Glomerulonephritis, is a term used to refer to several kidney diseases (usually affecting both kidneys). Many of the diseases are characterised by inflammation either of the glomeruli or small blood vessels in the kidneys, hence the name, but not all diseases necessarily have an inflammatory component.
As it is not strictly a single disease, its presentation depends on the specific disease entity: it may present with isolated hematuria and/or proteinuria (blood or protein in the urine); or as a nephrotic syndrome, a nephritic syndrome, acute kidney injury, or chronic kidney disease.
Glomerulonephritis refers to an inflammation of the glomerulus, which is the unit involved in filtration in the kidney. This inflammation typically results in one or both of the nephrotic or nephritic syndromes.
The nephrotic syndrome is characterised by the finding of edema in a person with increased protein in the urine and decreased protein in the blood, with increased fat in the blood. Inflammation that affects the cells surrounding the glomerulus, podocytes, increases the permeability to proteins, resulting in an increase in excreted proteins. When the amount of proteins excreted in the urine exceeds the liver's ability to compensate, fewer proteins are detected in the blood - in particular albumin, which makes up the majority of circulating proteins. With decreased proteins in the blood, there is a decrease in the oncotic pressure of the blood. This results in edema, as the oncotic pressure in tissue remains the same. This is worsened by the secretion of the hormone Aldosterone by the adrenal gland, which is secreted in response to the decrease in circulating blood and causes sodium and water retention. Hyperlipidemia is thought to be a result of the increased activity of the liver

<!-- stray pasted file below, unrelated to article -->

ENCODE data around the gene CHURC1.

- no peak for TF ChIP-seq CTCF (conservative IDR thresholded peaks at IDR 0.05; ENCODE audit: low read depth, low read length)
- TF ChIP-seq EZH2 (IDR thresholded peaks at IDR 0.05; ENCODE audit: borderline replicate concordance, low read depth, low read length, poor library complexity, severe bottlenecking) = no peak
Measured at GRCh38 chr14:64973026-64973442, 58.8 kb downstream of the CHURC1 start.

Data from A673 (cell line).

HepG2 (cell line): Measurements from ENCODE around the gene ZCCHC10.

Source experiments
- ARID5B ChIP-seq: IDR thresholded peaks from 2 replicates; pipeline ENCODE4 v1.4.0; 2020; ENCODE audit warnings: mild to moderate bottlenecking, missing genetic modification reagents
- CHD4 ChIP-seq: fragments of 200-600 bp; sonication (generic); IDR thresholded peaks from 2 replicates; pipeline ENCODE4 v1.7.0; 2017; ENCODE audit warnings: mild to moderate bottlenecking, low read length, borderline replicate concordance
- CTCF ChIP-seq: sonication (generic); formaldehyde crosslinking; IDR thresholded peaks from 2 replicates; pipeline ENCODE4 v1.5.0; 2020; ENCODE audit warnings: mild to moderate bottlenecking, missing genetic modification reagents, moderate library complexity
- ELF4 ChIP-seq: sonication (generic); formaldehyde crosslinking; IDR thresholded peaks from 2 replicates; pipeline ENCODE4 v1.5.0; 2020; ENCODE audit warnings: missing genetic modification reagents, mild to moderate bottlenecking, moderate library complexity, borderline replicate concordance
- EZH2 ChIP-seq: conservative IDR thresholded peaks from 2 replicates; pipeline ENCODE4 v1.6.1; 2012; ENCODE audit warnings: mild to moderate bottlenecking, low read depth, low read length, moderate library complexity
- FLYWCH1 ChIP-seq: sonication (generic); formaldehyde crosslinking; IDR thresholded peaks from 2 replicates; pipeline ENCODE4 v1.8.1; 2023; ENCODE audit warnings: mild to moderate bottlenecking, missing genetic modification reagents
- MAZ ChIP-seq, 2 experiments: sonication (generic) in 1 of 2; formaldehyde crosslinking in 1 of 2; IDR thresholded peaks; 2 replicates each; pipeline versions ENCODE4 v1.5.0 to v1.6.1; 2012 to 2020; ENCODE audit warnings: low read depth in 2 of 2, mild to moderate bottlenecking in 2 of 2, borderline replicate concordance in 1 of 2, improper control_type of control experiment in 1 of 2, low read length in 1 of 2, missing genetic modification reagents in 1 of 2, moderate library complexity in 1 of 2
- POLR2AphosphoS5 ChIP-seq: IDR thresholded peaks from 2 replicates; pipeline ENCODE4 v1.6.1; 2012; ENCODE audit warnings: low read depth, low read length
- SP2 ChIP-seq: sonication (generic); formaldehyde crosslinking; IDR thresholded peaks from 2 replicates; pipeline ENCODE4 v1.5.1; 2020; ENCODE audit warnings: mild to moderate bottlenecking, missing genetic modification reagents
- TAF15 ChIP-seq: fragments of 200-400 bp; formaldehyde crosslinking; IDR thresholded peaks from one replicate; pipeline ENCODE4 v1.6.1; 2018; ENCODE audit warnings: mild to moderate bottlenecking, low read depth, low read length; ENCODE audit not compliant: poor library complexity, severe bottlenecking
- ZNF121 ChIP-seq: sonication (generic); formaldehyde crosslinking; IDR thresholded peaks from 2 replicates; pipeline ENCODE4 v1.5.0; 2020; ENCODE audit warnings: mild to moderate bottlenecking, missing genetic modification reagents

The nephritic syndrome is characterised by blood in the urine and a decrease in the amount of urine in the presence of hypertension. In this syndrome, inflammatory damage to cells lining the glomerulus are thought to result in destruction of the epithelial barrier, leading to blood being found in the urine. At the same time, reactive changes may result in a decrease in kidney blood flow, resulting in a decrease in the production of urine. The renin-angiotensin system may be subsequently activated, because of the decrease in perfusion of juxtaglomerular apparatus, which may result in hypertension.
Glomerulonephritis may be caused by specific problems with the body's immune system, but the precise cause of some cases is unknown. Damage to the glomeruli causes blood and protein to be lost in the urine. The condition may develop after survival of the acute phase of rapidly progressive glomerulonephritis. In about a quarter of people with chronic glomerulonephritis there is no prior history of kidney disease and the disorder first appears as chronic renal failure.
There is no specific prevention for most cases of glomerulonephritis. Some cases may be prevented by avoiding or limiting exposure to organic solvents, mercury, and nonsteroidal anti-inflammatory analgesics.
Some forms of glomerulonephritis are diagnosed clinically, based on findings on history and examination. Other tests may include:
- Urine examination
- Blood tests investigating the cause, including FBC, inflammatory markers and special tests including (ASLO, ANCA, Anti-GBM, Complement levels, Antinuclear antibodies
- Biopsy of the kidney
Glomerulonephritis may be a temporary and reversible condition, or it may get worse. Progressive may result in chronic kidney failure and end stage kidney disease. If nephrotic syndrome is present and can be controlled, other symptoms may be controlled. If it can't be controlled, end-stage kidney disease may result.
Treatment varies depending on the cause of the disorder, and the type and severity of symptoms. High blood pressure may be difficult to control, and it is generally the most important aspect of treatment.
Medicines that may be prescribed include:
- Blood pressure medications